All BC Law classes for this semester are being graded on a pass/fail basis. The Law School Admission Council (LSAC), the organization that administers the LSAT, issued a statement reassuring students interested in pursuing law school that law schools “will not penalize any applicant for presenting Pass/Fail grades.”

Cipriano said that BC Law School specifically, in addition to many other graduate programs, will likely not punish prospective students for taking courses pass/fail.

“I can speak specifically to law and some public policy graduate programs, where the consensus is that taking any course pass/fail—whether by the University or student’s decision—will not be detrimental to any future application,” Cipriano said. “Law schools in particular have been emphatic about this point.”

There is less clarity as to how medical schools will view pass/fail courses. A representative from the BC Pre-Health program said in an email to The Heights that “there is no consensus” among professional health schools regarding how pass/fail grades will be viewed in place of a letter grade, and it may be beneficial not to elect the pass/fail option.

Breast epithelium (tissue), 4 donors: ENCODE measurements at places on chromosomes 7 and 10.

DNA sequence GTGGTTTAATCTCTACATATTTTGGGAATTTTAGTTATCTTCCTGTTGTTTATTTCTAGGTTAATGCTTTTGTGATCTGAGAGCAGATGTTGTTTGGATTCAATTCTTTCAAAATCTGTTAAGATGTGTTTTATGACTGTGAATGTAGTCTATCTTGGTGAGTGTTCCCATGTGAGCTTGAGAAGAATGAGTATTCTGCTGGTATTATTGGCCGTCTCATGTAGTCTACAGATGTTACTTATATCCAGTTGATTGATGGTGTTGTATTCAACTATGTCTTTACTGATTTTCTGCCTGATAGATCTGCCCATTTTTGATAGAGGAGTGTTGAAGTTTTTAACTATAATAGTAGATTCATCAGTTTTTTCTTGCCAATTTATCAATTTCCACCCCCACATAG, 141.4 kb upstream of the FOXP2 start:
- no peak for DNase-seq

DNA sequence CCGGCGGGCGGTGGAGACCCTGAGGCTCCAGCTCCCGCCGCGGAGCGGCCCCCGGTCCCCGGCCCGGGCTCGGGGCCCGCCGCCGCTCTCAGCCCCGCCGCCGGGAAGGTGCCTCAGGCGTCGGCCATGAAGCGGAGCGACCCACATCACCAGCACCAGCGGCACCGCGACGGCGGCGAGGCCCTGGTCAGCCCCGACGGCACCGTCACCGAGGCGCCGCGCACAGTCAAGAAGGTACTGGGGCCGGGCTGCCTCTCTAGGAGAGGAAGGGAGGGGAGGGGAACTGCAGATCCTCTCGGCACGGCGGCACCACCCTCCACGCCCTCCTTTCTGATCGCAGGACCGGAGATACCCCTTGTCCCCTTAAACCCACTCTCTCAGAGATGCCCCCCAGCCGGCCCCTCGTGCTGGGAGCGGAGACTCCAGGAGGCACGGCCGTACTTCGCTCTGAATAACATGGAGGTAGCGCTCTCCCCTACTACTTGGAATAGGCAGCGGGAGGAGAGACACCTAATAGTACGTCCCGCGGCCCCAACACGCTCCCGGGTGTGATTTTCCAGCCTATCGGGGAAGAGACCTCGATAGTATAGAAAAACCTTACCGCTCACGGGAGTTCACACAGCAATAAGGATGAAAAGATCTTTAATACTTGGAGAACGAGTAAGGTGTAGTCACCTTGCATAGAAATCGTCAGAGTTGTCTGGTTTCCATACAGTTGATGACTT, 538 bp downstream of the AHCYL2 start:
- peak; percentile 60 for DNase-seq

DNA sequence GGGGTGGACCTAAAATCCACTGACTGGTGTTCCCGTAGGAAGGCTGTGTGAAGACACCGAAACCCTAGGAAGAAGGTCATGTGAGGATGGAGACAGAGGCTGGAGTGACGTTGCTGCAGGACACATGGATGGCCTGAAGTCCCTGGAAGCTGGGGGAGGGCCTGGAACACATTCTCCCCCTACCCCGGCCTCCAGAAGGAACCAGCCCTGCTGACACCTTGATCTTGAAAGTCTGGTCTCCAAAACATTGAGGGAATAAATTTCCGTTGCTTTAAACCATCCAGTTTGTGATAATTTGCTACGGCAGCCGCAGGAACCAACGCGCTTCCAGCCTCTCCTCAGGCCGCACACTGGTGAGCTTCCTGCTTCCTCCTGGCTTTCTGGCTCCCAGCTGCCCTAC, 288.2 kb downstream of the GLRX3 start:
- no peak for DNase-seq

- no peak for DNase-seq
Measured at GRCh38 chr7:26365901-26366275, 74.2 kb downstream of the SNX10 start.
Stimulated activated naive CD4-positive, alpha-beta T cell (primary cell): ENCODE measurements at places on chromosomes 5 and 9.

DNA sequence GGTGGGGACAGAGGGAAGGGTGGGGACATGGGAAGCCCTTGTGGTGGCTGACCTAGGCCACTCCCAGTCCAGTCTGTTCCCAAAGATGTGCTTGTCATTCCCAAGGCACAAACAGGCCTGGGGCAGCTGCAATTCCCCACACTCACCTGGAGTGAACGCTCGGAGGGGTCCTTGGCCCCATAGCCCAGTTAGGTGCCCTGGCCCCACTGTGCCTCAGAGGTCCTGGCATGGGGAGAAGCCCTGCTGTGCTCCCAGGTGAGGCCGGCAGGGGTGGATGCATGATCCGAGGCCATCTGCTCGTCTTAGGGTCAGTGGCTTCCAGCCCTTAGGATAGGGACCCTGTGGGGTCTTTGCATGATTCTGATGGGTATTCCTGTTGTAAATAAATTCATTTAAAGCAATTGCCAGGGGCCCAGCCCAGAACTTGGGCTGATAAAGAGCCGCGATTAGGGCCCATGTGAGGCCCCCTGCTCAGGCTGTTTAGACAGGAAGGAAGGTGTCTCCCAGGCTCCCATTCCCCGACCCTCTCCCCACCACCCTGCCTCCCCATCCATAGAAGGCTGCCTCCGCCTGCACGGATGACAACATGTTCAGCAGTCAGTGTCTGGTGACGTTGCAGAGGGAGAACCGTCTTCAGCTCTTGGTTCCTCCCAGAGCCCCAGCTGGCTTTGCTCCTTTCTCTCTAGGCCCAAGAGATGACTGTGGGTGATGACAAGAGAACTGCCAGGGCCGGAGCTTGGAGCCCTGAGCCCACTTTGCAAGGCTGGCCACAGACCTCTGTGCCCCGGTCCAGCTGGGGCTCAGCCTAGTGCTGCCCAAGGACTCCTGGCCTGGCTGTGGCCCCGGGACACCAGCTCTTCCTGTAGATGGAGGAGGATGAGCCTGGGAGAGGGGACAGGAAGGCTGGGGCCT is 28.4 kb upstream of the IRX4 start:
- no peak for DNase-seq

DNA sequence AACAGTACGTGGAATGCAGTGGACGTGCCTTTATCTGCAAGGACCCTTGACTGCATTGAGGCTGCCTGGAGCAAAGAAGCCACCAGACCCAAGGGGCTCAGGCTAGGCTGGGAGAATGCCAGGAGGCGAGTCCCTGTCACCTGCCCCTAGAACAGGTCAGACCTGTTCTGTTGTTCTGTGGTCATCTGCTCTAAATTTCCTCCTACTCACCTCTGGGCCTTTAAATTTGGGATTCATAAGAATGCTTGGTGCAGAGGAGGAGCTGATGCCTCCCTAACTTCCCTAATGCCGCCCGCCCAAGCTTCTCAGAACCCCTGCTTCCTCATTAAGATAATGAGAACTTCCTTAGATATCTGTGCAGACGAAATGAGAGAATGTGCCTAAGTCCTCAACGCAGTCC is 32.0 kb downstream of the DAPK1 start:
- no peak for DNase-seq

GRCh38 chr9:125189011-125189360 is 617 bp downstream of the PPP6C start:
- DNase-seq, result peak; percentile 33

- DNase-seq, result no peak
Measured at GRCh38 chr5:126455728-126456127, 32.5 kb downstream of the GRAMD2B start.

“In some cases it may be beneficial for a student to maintain the grade option for science coursework, especially in prerequisite science courses, to ensure a universally competitive application and provide the necessary foundational knowledge to perform strongly on standardized entrance exams,” the Pre-Health representative said.

With the exception of several nursing classes, one biology class, one palliative care class, and one math class, all undergraduate BC courses are eligible for the pass/fail designation this semester under the amended policy. 

If a student passes a class they have designated as pass/fail, a P will appear on their transcript in place of a letter grade. They will receive full academic credit, but the grade will have no impact on their overall GPA. In order to receive a score of P, students must achieve a score equivalent to a D- or higher. 

Failing a pass/fail class, however, results in an F on a student’s transcript, which will count as a 0.00 when calculated into overall GPA.

When the University expanded the classes eligible to be deemed pass/fail, it also expanded the amount of students eligible to utilize the designation. While freshmen are typically barred from designating a course pass/fail, the new policy permits them to do so for this semester.

Other colleges and universities have joined BC in widening the pass/fail option for the spring, such as Duke University and University of Wisconsin-Madison.

Students can declare a course pass/fail in the Current Courses and Grades option in the Agora Portal. Once a course is declared as pass/fail, it cannot be undone.

Featured Image by Keara Hanlon / For The Heights

April 29, 2020